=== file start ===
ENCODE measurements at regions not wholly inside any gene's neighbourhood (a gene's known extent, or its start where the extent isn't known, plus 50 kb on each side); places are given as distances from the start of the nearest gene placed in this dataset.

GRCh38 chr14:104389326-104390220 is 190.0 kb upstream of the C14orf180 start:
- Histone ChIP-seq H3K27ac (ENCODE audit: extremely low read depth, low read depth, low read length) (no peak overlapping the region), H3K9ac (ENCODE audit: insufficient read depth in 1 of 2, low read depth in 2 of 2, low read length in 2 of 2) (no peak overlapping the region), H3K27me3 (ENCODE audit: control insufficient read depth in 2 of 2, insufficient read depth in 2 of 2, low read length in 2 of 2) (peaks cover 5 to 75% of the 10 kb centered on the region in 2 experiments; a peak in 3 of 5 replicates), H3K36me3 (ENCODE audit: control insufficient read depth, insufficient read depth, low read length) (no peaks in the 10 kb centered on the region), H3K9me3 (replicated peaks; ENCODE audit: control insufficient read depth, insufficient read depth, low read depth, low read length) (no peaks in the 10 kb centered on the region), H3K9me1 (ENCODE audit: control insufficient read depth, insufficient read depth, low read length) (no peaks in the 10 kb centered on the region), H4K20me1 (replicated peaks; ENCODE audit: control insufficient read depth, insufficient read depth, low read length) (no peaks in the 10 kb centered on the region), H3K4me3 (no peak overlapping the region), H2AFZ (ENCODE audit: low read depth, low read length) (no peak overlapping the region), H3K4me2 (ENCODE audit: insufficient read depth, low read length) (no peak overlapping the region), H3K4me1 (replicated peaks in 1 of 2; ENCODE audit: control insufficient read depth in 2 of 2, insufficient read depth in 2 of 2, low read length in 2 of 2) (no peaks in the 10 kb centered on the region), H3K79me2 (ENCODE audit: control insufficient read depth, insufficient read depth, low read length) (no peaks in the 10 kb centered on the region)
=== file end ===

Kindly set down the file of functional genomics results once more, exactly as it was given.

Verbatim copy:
ENCODE measurements at regions not wholly inside any gene's neighbourhood (a gene's known extent, or its start where the extent isn't known, plus 50 kb on each side); places are given as distances from the start of the nearest gene placed in this dataset.

GRCh38 chr14:104389326-104390220 is 190.0 kb upstream of the C14orf180 start:
- Histone ChIP-seq H3K27ac (ENCODE audit: extremely low read depth, low read depth, low read length) (no peak overlapping the region), H3K9ac (ENCODE audit: insufficient read depth in 1 of 2, low read depth in 2 of 2, low read length in 2 of 2) (no peak overlapping the region), H3K27me3 (ENCODE audit: control insufficient read depth in 2 of 2, insufficient read depth in 2 of 2, low read length in 2 of 2) (peaks cover 5 to 75% of the 10 kb centered on the region in 2 experiments; a peak in 3 of 5 replicates), H3K36me3 (ENCODE audit: control insufficient read depth, insufficient read depth, low read length) (no peaks in the 10 kb centered on the region), H3K9me3 (replicated peaks; ENCODE audit: control insufficient read depth, insufficient read depth, low read depth, low read length) (no peaks in the 10 kb centered on the region), H3K9me1 (ENCODE audit: control insufficient read depth, insufficient read depth, low read length) (no peaks in the 10 kb centered on the region), H4K20me1 (replicated peaks; ENCODE audit: control insufficient read depth, insufficient read depth, low read length) (no peaks in the 10 kb centered on the region), H3K4me3 (no peak overlapping the region), H2AFZ (ENCODE audit: low read depth, low read length) (no peak overlapping the region), H3K4me2 (ENCODE audit: insufficient read depth, low read length) (no peak overlapping the region), H3K4me1 (replicated peaks in 1 of 2; ENCODE audit: control insufficient read depth in 2 of 2, insufficient read depth in 2 of 2, low read length in 2 of 2) (no peaks in the 10 kb centered on the region), H3K79me2 (ENCODE audit: control insufficient read depth, insufficient read depth, low read length) (no peaks in the 10 kb centered on the region)